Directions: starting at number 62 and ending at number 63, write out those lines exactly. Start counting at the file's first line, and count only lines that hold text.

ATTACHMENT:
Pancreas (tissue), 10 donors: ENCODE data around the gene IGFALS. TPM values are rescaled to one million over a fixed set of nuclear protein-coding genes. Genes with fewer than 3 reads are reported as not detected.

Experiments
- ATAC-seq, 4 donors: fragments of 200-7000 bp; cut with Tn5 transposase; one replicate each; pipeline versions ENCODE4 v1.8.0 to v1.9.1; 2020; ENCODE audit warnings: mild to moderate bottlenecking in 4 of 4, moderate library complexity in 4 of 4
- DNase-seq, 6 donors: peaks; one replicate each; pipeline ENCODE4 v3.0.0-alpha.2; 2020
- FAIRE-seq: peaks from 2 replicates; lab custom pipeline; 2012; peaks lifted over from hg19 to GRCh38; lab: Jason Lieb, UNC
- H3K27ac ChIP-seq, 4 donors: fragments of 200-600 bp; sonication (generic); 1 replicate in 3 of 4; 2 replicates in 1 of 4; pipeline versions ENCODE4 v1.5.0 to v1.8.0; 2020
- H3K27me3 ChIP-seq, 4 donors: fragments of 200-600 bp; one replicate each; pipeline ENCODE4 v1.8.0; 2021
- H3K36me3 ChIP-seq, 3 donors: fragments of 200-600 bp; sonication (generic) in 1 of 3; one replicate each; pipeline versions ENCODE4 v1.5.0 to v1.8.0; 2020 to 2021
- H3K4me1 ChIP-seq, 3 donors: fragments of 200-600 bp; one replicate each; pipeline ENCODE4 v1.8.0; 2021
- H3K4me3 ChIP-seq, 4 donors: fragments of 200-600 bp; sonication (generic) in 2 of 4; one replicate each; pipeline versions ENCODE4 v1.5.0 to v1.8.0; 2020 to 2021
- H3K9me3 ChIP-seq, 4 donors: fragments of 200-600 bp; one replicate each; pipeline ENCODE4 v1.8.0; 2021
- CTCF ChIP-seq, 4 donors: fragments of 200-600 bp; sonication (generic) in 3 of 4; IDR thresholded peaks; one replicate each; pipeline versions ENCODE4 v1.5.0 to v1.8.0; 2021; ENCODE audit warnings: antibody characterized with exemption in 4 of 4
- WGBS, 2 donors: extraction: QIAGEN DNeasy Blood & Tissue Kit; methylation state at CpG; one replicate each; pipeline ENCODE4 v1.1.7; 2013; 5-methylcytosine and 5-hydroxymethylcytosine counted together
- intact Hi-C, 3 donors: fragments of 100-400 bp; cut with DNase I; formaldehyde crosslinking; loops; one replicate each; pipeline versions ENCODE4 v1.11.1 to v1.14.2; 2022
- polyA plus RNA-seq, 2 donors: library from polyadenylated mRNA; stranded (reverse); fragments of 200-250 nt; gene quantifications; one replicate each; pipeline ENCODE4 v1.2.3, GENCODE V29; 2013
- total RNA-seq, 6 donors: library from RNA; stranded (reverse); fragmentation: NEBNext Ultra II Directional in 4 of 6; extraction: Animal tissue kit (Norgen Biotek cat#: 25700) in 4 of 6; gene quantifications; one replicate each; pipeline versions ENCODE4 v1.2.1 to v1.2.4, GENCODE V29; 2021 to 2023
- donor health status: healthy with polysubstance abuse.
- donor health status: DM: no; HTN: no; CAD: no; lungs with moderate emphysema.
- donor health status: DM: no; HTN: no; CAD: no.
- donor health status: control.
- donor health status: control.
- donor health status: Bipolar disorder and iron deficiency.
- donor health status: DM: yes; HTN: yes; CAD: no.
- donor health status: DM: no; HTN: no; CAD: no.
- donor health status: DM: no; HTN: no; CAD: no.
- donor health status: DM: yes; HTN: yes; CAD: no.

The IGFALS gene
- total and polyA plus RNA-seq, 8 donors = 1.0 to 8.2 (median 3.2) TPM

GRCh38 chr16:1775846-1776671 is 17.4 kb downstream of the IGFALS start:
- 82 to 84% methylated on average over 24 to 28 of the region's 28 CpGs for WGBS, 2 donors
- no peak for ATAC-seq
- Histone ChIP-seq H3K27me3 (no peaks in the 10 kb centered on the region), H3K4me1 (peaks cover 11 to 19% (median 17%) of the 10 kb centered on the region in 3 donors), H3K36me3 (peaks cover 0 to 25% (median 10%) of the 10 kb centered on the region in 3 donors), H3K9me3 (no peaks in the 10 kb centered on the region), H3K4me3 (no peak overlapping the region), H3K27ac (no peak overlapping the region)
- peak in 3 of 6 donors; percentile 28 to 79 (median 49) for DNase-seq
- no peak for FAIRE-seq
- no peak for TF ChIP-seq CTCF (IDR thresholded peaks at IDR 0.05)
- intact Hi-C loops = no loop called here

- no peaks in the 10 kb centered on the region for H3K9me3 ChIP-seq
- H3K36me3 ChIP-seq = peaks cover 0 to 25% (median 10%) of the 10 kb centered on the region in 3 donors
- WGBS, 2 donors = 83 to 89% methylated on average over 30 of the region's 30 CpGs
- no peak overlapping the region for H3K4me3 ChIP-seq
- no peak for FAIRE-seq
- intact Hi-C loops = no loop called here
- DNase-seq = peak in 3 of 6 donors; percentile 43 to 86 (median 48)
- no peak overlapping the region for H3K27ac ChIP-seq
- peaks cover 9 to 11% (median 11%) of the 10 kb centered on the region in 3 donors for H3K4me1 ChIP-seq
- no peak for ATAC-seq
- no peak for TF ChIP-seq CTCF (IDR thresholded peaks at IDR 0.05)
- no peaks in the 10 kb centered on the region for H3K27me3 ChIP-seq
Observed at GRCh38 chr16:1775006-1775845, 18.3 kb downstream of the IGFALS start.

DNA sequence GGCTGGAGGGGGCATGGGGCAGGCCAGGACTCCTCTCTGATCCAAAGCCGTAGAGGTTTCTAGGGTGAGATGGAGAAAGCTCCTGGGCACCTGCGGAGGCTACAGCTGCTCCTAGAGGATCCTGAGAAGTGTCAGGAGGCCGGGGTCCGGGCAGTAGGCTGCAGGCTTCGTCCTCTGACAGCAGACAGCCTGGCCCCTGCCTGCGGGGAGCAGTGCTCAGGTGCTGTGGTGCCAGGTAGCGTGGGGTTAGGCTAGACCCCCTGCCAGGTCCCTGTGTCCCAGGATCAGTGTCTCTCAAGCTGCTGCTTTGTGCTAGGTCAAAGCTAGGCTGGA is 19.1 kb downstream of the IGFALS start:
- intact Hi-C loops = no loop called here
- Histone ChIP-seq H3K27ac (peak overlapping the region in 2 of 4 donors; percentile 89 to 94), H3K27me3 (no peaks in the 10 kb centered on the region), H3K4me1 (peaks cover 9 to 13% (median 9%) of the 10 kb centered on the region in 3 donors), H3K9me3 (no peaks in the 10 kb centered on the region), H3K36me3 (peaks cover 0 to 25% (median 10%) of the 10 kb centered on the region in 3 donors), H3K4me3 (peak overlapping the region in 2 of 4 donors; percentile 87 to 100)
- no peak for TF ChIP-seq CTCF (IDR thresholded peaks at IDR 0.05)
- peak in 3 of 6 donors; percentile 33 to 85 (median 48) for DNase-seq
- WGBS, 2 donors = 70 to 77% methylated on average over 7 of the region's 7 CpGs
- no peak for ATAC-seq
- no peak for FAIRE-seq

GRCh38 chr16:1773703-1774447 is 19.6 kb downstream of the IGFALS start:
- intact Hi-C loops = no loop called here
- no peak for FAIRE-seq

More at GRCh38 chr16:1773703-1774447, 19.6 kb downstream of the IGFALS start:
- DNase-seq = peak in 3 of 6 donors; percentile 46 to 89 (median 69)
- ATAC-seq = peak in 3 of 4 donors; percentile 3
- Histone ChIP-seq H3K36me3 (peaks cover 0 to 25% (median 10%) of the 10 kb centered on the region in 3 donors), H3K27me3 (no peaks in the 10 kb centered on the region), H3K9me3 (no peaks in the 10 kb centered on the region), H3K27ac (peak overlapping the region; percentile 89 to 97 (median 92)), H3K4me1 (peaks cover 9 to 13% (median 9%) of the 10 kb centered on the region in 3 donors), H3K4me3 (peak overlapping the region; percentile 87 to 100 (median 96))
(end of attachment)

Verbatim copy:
- DNase-seq = peak in 3 of 6 donors; percentile 46 to 89 (median 69)
- ATAC-seq = peak in 3 of 4 donors; percentile 3